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Scientific and Ethical Issues Related to Deep Brain Stimulation for Disorders of Mood, Behavior, and Thought

Peter Rabins, MD, MPH; Brian S. Appleby, MD; Jason Brandt, PhD; Mahlon R. DeLong, MD; Laura B. Dunn, MD; Loes Gabriëls, MD, PhD, MScEng; Benjamin D. Greenberg, MD, PhD; Suzanne N. Haber, PhD; Paul E. Holtzheimer III, MD; Zoltan Mari, MD; Helen S. Mayberg, MD; Evelyn McCann; Sallie P. Mink, RN, BS; Steven Rasmussen, MD, MMS; Thomas E. Schlaepfer, MD; Dorothy E. Vawter, PhD; Jerrold L. Vitek, MD, PhD; John Walkup, MD; Debra J. H. Mathews, PhD, MA
Arch Gen Psychiatry. 2009;66(9):931-937. doi:10.1001/archgenpsychiatry.2009.113.
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Context  A 2-day consensus conference was held to examine scientific and ethical issues in the application of deep brain stimulation for treating mood and behavioral disorders, such as major depression, obsessive-compulsive disorder, and Tourette syndrome.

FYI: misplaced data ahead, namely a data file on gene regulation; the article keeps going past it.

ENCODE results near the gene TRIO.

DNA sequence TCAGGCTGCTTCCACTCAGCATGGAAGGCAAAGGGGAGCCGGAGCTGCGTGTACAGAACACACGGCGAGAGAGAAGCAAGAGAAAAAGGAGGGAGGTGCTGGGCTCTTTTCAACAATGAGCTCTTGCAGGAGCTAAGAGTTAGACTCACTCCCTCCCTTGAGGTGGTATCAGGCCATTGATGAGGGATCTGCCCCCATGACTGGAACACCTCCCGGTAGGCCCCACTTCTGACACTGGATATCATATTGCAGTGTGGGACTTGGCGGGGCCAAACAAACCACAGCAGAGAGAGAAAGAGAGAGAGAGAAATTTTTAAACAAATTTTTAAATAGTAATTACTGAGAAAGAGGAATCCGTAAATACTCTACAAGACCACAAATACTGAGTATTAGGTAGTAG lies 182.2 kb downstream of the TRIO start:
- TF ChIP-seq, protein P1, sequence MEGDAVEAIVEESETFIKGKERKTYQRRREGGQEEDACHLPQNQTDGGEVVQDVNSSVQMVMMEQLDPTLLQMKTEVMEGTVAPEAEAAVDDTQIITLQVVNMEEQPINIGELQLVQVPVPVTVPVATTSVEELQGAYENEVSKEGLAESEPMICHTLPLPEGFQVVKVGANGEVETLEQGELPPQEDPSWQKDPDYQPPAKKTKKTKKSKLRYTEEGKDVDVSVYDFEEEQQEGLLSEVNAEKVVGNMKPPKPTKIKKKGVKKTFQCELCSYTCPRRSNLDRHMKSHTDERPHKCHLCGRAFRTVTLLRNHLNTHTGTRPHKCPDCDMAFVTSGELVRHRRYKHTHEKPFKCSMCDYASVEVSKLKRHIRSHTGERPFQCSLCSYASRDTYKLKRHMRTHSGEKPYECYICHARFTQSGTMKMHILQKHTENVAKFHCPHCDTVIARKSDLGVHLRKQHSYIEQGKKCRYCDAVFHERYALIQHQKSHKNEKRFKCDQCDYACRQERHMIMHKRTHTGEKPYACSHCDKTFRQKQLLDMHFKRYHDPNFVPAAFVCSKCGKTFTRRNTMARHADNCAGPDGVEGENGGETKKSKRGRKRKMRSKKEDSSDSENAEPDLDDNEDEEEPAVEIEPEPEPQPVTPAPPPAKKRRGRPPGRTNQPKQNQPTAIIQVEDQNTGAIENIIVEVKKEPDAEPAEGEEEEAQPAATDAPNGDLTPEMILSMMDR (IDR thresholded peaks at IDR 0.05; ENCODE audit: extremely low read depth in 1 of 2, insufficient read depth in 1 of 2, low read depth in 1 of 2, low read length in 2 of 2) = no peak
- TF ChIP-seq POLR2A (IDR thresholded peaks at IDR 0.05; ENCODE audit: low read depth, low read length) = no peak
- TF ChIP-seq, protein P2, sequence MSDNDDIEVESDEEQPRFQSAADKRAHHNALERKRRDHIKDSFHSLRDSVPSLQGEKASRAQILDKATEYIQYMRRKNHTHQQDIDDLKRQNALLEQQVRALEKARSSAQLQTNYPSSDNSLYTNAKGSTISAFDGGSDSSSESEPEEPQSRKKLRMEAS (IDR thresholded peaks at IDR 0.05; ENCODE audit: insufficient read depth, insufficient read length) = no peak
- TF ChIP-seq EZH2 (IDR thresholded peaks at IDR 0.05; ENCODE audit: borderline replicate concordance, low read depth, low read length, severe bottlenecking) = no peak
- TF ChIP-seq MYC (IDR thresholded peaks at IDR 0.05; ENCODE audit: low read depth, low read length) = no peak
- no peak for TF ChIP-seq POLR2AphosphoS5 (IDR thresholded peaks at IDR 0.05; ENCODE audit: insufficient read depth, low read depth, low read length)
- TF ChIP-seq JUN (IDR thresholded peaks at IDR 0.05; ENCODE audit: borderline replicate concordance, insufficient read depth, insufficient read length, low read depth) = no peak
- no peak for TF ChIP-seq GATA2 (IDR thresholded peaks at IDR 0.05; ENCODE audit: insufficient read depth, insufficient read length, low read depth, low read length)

Objectives  The primary objectives of the conference were to (1) establish consensus among participants about the design of future clinical trials of deep brain stimulation for disorders of mood, behavior, and thought and (2) develop standards for the protection of human subjects participating in such studies.

Results  Conference participants identified 16 key points for guiding research in this growing field.

Conclusions  The adoption of the described guidelines would help to protect the safety and rights of research subjects who participate in clinical trials of deep brain stimulation for disorders of mood, behavior, and thought and have further potential to benefit other stakeholders in the research process, including clinical researchers and device manufactures. That said, the adoption of the guidelines will require broad and substantial commitment from many of these same stakeholders.

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